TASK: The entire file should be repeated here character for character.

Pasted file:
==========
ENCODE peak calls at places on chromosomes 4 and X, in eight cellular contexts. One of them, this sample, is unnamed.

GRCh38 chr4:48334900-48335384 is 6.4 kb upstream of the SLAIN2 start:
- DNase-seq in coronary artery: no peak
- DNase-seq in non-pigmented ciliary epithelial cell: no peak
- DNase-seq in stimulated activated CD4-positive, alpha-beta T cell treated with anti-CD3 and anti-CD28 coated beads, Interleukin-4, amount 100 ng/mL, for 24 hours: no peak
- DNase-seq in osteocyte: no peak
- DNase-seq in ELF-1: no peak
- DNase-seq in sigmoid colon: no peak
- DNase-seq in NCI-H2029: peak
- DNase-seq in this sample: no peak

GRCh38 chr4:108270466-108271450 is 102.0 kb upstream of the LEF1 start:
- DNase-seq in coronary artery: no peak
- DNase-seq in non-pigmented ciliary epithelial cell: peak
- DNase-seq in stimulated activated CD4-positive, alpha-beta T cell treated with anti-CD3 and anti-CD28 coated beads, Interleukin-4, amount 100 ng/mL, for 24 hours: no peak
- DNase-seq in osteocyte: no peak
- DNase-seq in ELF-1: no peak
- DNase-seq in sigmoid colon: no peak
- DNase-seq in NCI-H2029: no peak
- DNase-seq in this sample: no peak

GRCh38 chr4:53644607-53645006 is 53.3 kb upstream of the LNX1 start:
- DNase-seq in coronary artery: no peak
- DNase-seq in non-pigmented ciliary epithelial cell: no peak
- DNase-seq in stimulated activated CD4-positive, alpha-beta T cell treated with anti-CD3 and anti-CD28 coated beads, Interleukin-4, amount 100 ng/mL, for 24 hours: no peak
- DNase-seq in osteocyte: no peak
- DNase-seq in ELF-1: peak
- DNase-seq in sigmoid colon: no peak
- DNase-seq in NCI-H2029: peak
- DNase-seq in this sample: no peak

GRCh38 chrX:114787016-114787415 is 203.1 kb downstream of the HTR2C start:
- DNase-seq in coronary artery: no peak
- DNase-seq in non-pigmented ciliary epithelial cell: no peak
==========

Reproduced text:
ENCODE peak calls at places on chromosomes 4 and X, in eight cellular contexts. One of them, this sample, is unnamed.

GRCh38 chr4:48334900-48335384 is 6.4 kb upstream of the SLAIN2 start:
- DNase-seq in coronary artery: no peak
- DNase-seq in non-pigmented ciliary epithelial cell: no peak
- DNase-seq in stimulated activated CD4-positive, alpha-beta T cell treated with anti-CD3 and anti-CD28 coated beads, Interleukin-4, amount 100 ng/mL, for 24 hours: no peak
- DNase-seq in osteocyte: no peak
- DNase-seq in ELF-1: no peak
- DNase-seq in sigmoid colon: no peak
- DNase-seq in NCI-H2029: peak
- DNase-seq in this sample: no peak

GRCh38 chr4:108270466-108271450 is 102.0 kb upstream of the LEF1 start:
- DNase-seq in coronary artery: no peak
- DNase-seq in non-pigmented ciliary epithelial cell: peak
- DNase-seq in stimulated activated CD4-positive, alpha-beta T cell treated with anti-CD3 and anti-CD28 coated beads, Interleukin-4, amount 100 ng/mL, for 24 hours: no peak
- DNase-seq in osteocyte: no peak
- DNase-seq in ELF-1: no peak
- DNase-seq in sigmoid colon: no peak
- DNase-seq in NCI-H2029: no peak
- DNase-seq in this sample: no peak

GRCh38 chr4:53644607-53645006 is 53.3 kb upstream of the LNX1 start:
- DNase-seq in coronary artery: no peak
- DNase-seq in non-pigmented ciliary epithelial cell: no peak
- DNase-seq in stimulated activated CD4-positive, alpha-beta T cell treated with anti-CD3 and anti-CD28 coated beads, Interleukin-4, amount 100 ng/mL, for 24 hours: no peak
- DNase-seq in osteocyte: no peak
- DNase-seq in ELF-1: peak
- DNase-seq in sigmoid colon: no peak
- DNase-seq in NCI-H2029: peak
- DNase-seq in this sample: no peak

GRCh38 chrX:114787016-114787415 is 203.1 kb downstream of the HTR2C start:
- DNase-seq in coronary artery: no peak
- DNase-seq in non-pigmented ciliary epithelial cell: no peak